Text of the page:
Patricia A. Merlo, M.P.M.

Meditating as a spiritual practice is becoming increasingly popular as its physical, psychological, and spiritual benefits become more widely acknowledged.

The term “meditation” is an umbrella term that refers to many different practices, ranging from techniques to calm one’s mind or induce a state of relaxation to a means to open oneself up to God’s Spirit working within them. Meditation practices can be grouped into three distinct forms: attention; awareness, and intention.

  • Attention
    i.e. focusing on the breath or on a mantra (frequently as a way to quiet one’s mind). Most forms of Mindfulness are included under this category.
     
  • Awareness
    i.e. observing, in a non-judgmental way, one’s thoughts (mental chatter), feelings, physical pains, images, and so on. Vipassana is one example of this method.
     
  • Intention
    i.e. becoming aware of and welcoming the presence of God’s Spirit; consciously consenting to God’s action within you during your meditation.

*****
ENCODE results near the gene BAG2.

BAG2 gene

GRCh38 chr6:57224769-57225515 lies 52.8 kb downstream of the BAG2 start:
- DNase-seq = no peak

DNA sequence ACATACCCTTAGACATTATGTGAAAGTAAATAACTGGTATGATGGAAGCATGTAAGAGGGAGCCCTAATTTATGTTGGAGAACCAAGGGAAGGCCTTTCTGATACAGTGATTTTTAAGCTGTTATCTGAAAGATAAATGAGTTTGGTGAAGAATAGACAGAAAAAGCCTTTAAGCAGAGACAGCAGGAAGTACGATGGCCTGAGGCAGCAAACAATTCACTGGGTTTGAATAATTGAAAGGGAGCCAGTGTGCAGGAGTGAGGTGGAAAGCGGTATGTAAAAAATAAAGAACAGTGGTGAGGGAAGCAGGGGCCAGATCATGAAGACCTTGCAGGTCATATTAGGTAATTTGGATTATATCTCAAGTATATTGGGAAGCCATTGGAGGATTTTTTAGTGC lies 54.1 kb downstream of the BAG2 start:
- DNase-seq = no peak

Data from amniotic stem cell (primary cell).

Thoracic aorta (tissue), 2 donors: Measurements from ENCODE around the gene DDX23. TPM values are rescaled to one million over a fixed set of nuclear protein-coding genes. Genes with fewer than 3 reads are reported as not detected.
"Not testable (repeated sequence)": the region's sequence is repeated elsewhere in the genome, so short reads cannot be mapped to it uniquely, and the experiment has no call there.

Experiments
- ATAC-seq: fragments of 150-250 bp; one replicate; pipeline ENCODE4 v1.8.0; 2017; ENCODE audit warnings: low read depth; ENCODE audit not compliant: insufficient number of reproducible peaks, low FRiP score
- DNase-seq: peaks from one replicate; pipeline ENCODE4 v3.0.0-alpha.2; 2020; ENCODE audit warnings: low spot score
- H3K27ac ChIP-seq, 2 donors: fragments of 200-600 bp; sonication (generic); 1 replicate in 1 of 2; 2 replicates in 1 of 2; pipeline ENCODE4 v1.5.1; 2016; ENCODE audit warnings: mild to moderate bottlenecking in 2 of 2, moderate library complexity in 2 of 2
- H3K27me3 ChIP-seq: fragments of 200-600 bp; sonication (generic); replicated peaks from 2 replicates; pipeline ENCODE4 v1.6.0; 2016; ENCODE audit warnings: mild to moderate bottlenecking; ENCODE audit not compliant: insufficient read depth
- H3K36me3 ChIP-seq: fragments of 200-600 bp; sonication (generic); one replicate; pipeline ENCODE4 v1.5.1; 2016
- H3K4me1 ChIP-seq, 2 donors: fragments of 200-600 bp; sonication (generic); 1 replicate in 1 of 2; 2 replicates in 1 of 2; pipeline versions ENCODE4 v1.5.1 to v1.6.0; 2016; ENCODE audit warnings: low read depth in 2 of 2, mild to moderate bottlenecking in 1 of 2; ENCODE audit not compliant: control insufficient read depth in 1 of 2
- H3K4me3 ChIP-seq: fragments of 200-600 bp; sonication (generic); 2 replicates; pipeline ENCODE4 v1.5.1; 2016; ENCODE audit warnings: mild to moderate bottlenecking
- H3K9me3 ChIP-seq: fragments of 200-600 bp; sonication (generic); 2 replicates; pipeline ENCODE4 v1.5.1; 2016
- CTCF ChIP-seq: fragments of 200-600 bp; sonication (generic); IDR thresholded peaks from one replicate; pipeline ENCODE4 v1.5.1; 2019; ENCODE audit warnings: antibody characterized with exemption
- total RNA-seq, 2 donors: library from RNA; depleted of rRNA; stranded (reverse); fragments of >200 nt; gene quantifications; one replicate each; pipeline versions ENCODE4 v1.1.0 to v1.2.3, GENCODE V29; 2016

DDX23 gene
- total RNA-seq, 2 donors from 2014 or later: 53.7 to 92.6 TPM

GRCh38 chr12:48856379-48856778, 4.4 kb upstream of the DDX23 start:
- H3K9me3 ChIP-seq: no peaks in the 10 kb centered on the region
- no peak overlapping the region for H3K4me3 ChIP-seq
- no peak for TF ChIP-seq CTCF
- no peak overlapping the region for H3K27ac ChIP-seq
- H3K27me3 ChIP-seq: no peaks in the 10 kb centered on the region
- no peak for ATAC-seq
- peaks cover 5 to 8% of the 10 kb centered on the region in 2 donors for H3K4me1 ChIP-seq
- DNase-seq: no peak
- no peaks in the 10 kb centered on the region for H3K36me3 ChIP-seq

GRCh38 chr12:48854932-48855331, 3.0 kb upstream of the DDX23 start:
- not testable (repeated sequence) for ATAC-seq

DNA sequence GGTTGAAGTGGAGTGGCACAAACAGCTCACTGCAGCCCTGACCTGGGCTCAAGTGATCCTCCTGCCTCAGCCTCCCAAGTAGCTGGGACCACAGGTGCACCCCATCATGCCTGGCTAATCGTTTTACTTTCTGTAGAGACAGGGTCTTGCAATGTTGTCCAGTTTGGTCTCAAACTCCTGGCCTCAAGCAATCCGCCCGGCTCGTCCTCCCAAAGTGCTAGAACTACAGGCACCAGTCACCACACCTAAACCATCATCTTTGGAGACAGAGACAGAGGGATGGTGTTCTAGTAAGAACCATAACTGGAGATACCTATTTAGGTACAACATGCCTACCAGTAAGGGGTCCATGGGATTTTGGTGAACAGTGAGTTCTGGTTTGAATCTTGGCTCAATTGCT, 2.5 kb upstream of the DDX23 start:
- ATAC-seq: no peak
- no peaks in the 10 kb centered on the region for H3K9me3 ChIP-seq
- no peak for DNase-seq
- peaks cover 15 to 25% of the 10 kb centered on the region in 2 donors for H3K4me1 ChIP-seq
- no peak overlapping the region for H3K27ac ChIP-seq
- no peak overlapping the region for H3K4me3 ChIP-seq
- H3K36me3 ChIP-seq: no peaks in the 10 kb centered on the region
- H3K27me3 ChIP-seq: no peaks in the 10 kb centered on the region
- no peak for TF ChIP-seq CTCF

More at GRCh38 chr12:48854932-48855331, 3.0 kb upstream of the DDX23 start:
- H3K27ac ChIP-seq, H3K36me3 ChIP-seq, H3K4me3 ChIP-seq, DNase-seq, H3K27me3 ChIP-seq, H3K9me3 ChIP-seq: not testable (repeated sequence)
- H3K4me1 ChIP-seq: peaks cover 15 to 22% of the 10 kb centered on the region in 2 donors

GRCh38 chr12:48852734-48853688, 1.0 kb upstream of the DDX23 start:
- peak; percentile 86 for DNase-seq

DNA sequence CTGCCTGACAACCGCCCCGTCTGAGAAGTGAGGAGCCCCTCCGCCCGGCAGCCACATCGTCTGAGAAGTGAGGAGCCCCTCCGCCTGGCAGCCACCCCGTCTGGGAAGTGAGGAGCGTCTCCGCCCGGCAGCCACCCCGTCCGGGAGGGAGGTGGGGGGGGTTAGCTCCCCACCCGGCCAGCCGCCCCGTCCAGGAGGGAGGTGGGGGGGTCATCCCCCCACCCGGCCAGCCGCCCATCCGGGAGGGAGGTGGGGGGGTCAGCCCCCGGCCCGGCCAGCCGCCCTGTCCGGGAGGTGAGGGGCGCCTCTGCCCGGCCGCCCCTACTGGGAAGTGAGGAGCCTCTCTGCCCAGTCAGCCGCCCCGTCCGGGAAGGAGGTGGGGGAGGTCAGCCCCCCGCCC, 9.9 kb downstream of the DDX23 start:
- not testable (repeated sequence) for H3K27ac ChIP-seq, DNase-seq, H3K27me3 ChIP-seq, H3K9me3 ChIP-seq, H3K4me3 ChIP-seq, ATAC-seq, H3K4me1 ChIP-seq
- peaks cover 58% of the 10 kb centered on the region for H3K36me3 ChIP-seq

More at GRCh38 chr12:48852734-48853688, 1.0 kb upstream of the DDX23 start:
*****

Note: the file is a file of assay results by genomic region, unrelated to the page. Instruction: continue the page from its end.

• This form of meditation follows two different paths:

    • 1) The “via positiva” uses “thoughts” (including our ideas and reason, feelings, imagination, memories, and will). Examples of this form of mediation are Lectio Divina or Gospel Contemplation. 
    • 2) The “via negativa”, also called the “the way of luminous darkness”, is an emptying or “formless” type of prayer or meditation. Examples include Christian Centering Prayer or Islamic Zikr.

    Both of these paths begin with a belief that God is respectful of our free will. Knowing that we are never forced to love or respond to God, we seek to make explicit our desire to make conscious/intentional contact with God.

Meditation Workshop

The Meditation Workshop is designed to be both informative and experiential.

Goal: Participants will leave the workshop with both an intellectual and an experiential understanding of meditation.

Proposed Agenda:

  • Explanations and examples of the three forms of meditation
  • Descriptions of “normal” experiences of meditation
  • Guided practice of each form
  • Practical guidelines for establishing your own meditation practice

 

To schedule a Meditation Workshop or for further information contact:

Patty Merlo
patty@pattymerlo.com
248-909-9531

(Page last updated: 11/6/2013)